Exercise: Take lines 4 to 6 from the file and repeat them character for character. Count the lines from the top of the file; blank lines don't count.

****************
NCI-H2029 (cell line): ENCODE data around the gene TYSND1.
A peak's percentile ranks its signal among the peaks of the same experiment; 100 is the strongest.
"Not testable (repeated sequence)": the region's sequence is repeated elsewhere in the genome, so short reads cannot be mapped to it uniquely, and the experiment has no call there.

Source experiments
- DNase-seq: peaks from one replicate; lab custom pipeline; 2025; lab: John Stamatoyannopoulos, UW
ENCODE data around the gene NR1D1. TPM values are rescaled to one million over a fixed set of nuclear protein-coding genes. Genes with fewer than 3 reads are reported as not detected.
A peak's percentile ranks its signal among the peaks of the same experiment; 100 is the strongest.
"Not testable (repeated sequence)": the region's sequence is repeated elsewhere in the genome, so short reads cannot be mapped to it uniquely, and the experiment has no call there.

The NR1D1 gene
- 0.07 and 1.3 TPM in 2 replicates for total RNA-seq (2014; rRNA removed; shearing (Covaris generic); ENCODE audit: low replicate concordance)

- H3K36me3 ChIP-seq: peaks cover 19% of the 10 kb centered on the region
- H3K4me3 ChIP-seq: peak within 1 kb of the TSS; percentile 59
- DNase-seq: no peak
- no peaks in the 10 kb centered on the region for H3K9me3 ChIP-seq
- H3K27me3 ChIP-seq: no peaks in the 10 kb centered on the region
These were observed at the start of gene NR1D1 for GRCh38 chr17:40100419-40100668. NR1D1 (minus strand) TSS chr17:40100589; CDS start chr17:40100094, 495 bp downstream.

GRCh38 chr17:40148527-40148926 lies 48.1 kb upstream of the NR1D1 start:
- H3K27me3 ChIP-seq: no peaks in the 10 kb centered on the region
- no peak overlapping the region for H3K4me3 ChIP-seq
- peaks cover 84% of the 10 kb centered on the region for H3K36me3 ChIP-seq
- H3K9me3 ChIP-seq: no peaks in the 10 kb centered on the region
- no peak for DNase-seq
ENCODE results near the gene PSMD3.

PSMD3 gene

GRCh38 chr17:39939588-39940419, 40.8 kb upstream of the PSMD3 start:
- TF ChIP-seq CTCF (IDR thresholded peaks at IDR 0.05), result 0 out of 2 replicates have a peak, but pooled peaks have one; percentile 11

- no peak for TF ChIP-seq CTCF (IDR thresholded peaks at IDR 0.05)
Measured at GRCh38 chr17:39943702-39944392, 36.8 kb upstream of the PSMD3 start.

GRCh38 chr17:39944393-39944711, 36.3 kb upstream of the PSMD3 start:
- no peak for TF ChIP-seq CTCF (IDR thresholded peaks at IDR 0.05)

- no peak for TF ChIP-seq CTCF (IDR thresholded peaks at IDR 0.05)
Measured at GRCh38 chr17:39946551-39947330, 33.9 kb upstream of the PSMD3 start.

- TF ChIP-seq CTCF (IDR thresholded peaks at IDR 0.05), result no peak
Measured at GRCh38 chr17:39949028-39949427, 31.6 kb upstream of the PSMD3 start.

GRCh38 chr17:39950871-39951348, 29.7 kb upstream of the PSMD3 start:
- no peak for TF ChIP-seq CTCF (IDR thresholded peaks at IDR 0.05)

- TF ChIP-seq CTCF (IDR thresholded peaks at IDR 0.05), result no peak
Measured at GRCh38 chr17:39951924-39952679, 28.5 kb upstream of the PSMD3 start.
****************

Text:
Source experiments
- DNase-seq: peaks from one replicate; lab custom pipeline; 2025; lab: John Stamatoyannopoulos, UW
ENCODE data around the gene NR1D1. TPM values are rescaled to one million over a fixed set of nuclear protein-coding genes. Genes with fewer than 3 reads are reported as not detected.